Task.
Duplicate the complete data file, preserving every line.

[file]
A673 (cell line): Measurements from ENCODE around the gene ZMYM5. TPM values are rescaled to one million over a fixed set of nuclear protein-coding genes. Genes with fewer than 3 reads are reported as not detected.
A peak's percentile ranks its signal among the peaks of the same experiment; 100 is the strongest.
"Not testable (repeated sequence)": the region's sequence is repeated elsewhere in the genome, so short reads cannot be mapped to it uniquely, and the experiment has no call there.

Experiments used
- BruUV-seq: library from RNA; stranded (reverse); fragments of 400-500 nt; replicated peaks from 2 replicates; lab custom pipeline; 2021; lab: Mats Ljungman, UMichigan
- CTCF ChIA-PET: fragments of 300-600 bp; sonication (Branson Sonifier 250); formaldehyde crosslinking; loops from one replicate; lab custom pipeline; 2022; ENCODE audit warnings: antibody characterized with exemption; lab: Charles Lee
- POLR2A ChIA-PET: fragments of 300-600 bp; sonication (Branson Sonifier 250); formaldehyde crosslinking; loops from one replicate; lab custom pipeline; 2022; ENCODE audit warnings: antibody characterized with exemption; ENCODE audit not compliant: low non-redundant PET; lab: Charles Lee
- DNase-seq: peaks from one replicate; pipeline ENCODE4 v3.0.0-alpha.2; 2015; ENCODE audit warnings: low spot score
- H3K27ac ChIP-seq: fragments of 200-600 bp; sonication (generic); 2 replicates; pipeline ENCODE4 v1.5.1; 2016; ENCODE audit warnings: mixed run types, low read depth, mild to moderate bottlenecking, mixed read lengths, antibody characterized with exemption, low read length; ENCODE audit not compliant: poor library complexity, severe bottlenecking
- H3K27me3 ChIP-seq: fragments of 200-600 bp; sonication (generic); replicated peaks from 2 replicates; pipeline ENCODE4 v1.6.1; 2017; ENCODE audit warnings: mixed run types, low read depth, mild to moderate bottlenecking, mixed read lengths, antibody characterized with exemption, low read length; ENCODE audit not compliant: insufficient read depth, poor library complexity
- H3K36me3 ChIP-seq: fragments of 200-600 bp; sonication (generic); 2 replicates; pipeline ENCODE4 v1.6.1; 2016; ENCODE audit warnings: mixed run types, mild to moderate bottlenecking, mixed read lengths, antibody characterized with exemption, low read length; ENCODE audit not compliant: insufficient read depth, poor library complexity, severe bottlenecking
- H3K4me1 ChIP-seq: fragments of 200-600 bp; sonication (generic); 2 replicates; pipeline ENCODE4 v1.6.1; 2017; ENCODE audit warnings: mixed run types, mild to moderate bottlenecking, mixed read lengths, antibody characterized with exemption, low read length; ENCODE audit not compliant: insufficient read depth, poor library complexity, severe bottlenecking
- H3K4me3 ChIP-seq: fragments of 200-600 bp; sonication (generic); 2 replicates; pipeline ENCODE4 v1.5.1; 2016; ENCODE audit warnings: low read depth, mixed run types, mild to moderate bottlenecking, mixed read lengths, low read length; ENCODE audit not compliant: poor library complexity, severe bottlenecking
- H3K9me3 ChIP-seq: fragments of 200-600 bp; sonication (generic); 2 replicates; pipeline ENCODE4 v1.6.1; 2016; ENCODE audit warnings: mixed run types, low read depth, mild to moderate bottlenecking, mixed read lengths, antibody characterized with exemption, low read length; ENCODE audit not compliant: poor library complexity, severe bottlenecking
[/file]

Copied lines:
A673 (cell line): Measurements from ENCODE around the gene ZMYM5. TPM values are rescaled to one million over a fixed set of nuclear protein-coding genes. Genes with fewer than 3 reads are reported as not detected.
A peak's percentile ranks its signal among the peaks of the same experiment; 100 is the strongest.
"Not testable (repeated sequence)": the region's sequence is repeated elsewhere in the genome, so short reads cannot be mapped to it uniquely, and the experiment has no call there.

Experiments used
- BruUV-seq: library from RNA; stranded (reverse); fragments of 400-500 nt; replicated peaks from 2 replicates; lab custom pipeline; 2021; lab: Mats Ljungman, UMichigan
- CTCF ChIA-PET: fragments of 300-600 bp; sonication (Branson Sonifier 250); formaldehyde crosslinking; loops from one replicate; lab custom pipeline; 2022; ENCODE audit warnings: antibody characterized with exemption; lab: Charles Lee
- POLR2A ChIA-PET: fragments of 300-600 bp; sonication (Branson Sonifier 250); formaldehyde crosslinking; loops from one replicate; lab custom pipeline; 2022; ENCODE audit warnings: antibody characterized with exemption; ENCODE audit not compliant: low non-redundant PET; lab: Charles Lee
- DNase-seq: peaks from one replicate; pipeline ENCODE4 v3.0.0-alpha.2; 2015; ENCODE audit warnings: low spot score
- H3K27ac ChIP-seq: fragments of 200-600 bp; sonication (generic); 2 replicates; pipeline ENCODE4 v1.5.1; 2016; ENCODE audit warnings: mixed run types, low read depth, mild to moderate bottlenecking, mixed read lengths, antibody characterized with exemption, low read length; ENCODE audit not compliant: poor library complexity, severe bottlenecking
- H3K27me3 ChIP-seq: fragments of 200-600 bp; sonication (generic); replicated peaks from 2 replicates; pipeline ENCODE4 v1.6.1; 2017; ENCODE audit warnings: mixed run types, low read depth, mild to moderate bottlenecking, mixed read lengths, antibody characterized with exemption, low read length; ENCODE audit not compliant: insufficient read depth, poor library complexity
- H3K36me3 ChIP-seq: fragments of 200-600 bp; sonication (generic); 2 replicates; pipeline ENCODE4 v1.6.1; 2016; ENCODE audit warnings: mixed run types, mild to moderate bottlenecking, mixed read lengths, antibody characterized with exemption, low read length; ENCODE audit not compliant: insufficient read depth, poor library complexity, severe bottlenecking
- H3K4me1 ChIP-seq: fragments of 200-600 bp; sonication (generic); 2 replicates; pipeline ENCODE4 v1.6.1; 2017; ENCODE audit warnings: mixed run types, mild to moderate bottlenecking, mixed read lengths, antibody characterized with exemption, low read length; ENCODE audit not compliant: insufficient read depth, poor library complexity, severe bottlenecking
- H3K4me3 ChIP-seq: fragments of 200-600 bp; sonication (generic); 2 replicates; pipeline ENCODE4 v1.5.1; 2016; ENCODE audit warnings: low read depth, mixed run types, mild to moderate bottlenecking, mixed read lengths, low read length; ENCODE audit not compliant: poor library complexity, severe bottlenecking
- H3K9me3 ChIP-seq: fragments of 200-600 bp; sonication (generic); 2 replicates; pipeline ENCODE4 v1.6.1; 2016; ENCODE audit warnings: mixed run types, low read depth, mild to moderate bottlenecking, mixed read lengths, antibody characterized with exemption, low read length; ENCODE audit not compliant: poor library complexity, severe bottlenecking